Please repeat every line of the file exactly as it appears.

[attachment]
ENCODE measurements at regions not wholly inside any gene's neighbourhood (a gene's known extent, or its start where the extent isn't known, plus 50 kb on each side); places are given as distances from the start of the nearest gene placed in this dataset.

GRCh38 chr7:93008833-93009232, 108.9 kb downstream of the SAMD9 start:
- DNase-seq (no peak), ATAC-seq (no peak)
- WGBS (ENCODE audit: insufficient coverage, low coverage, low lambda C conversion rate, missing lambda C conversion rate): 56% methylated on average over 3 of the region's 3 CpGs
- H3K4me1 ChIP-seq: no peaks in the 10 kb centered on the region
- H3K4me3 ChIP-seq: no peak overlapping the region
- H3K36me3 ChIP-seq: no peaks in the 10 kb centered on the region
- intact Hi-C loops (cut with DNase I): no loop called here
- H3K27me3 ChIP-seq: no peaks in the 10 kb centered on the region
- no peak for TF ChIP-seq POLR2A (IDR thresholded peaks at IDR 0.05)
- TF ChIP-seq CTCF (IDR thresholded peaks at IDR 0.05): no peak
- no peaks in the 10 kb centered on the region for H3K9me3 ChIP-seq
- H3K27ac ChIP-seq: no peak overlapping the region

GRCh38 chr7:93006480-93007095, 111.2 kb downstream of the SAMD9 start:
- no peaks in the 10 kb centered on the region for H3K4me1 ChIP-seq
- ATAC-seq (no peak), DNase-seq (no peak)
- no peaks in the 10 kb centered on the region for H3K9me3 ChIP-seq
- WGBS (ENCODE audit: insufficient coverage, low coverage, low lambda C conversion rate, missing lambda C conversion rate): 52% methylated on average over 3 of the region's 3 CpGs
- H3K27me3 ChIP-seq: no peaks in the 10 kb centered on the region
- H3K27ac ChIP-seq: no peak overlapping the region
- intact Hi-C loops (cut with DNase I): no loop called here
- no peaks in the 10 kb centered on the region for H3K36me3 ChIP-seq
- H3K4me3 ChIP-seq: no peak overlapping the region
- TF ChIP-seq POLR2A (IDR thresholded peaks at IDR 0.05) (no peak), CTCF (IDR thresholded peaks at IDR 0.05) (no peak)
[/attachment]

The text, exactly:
ENCODE measurements at regions not wholly inside any gene's neighbourhood (a gene's known extent, or its start where the extent isn't known, plus 50 kb on each side); places are given as distances from the start of the nearest gene placed in this dataset.

GRCh38 chr7:93008833-93009232, 108.9 kb downstream of the SAMD9 start:
- DNase-seq (no peak), ATAC-seq (no peak)
- WGBS (ENCODE audit: insufficient coverage, low coverage, low lambda C conversion rate, missing lambda C conversion rate): 56% methylated on average over 3 of the region's 3 CpGs
- H3K4me1 ChIP-seq: no peaks in the 10 kb centered on the region
- H3K4me3 ChIP-seq: no peak overlapping the region
- H3K36me3 ChIP-seq: no peaks in the 10 kb centered on the region
- intact Hi-C loops (cut with DNase I): no loop called here
- H3K27me3 ChIP-seq: no peaks in the 10 kb centered on the region
- no peak for TF ChIP-seq POLR2A (IDR thresholded peaks at IDR 0.05)
- TF ChIP-seq CTCF (IDR thresholded peaks at IDR 0.05): no peak
- no peaks in the 10 kb centered on the region for H3K9me3 ChIP-seq
- H3K27ac ChIP-seq: no peak overlapping the region

GRCh38 chr7:93006480-93007095, 111.2 kb downstream of the SAMD9 start:
- no peaks in the 10 kb centered on the region for H3K4me1 ChIP-seq
- ATAC-seq (no peak), DNase-seq (no peak)
- no peaks in the 10 kb centered on the region for H3K9me3 ChIP-seq
- WGBS (ENCODE audit: insufficient coverage, low coverage, low lambda C conversion rate, missing lambda C conversion rate): 52% methylated on average over 3 of the region's 3 CpGs
- H3K27me3 ChIP-seq: no peaks in the 10 kb centered on the region
- H3K27ac ChIP-seq: no peak overlapping the region
- intact Hi-C loops (cut with DNase I): no loop called here
- no peaks in the 10 kb centered on the region for H3K36me3 ChIP-seq
- H3K4me3 ChIP-seq: no peak overlapping the region
- TF ChIP-seq POLR2A (IDR thresholded peaks at IDR 0.05) (no peak), CTCF (IDR thresholded peaks at IDR 0.05) (no peak)